“We discovered the right variety, making the sandwich better and increasing sales,” Verbeeck said. Another trend Metro sees with HORECA customers is they are always looking for new things to bring to their customers. “So we look for them to achieve differentiation in taste, shape and the experience,” Verbeeck said. “These are the trends we aim for. These are the future.”

METRO at a glance

Metro Group, based in Düsseldorf, is a leading international retail company. Worldwide, around 250,000 employees dedicate themselves to optimally meeting their customers’ expectations. Metro’s operating business focuses on self-service wholesale trade, consumer electronics shops, hypermarkets, department stores and online trade. There are 3 independent sales lines within the group:

  • METRO Cash & Carry is a leading international player in self-service wholesale trade;
  • MediaSaturn concentrates on consumer electronics shops in Europe;
  • and Real is one of the leading hypermarket companies in Germany.

With their products and services, the sales lines serve professional and private customers in 31 countries in Europe and Asia. Metro’s focal points include customer needs and expectations, as well as growth in all segments of the group.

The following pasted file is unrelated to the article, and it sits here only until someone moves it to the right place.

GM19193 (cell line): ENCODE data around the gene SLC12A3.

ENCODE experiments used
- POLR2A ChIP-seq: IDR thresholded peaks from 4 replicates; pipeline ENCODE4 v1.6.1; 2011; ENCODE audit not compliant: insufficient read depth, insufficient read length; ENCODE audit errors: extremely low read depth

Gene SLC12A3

This article was originally published on page 27 of edition 145 (Sep-Oct 2016) of Eurofresh Distribution magazine. Read more retail and other fresh produce news from that issue online here:

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Slow wholesale trade in fruit and vegetables in the UK last month

Wholesale trade in fruit and vegetables was slow and steady in the UK in the first half of June but picked up towards the end of the month as the weather improved, according to the UK Government’s Department for Environment, Food and Rural Affairs (Defra).

Wholesale trade in fruit and vegetables was slow and steady in the UK in the first half of June but picked up towards the end of the month as the weather improved, according to the UK Government’s Department for Environment, Food and Rural Affairs (Defra).

In its report on fruit and vegetable wholesale prices for June, Defra said the amount of UK-grown produce varied as some crops were coming to the end of their season and other summer crops were coming onto the market. “Imports from the continent ensured supplies of soft fruit and salad were good across the month.”

Defra also reported:

Strawberries: demand was high but prices fell 24% to £1.85/kg as more fruit including Scottish and Dutch and Belgian imports came onto the market
Raspberries: demand was also high but the price fell 11% to £6.86/kg as supplies increased. The quality of the fruit remained high across June which stopped the price falling further

UK-grown pears: supplies continue to fall as the season comes to a close
Conference pears: prices rose 13% to 0.59/kg

Asparagus: prices continued to fall, down 18% to £5/kg
Broad beans: prices fell 37% to £1.42/kg as supplies increased and demand dwindled
Savoy cabbage: price up 25% to £0.51/head
White cabbage: price up 33% to £0.48/kg as new season crop supplies were short
Cauliflower: prices rose across the month as supplies dwindled
Leeks: prices rose as supplies were short awaiting the new season crop

source: Defra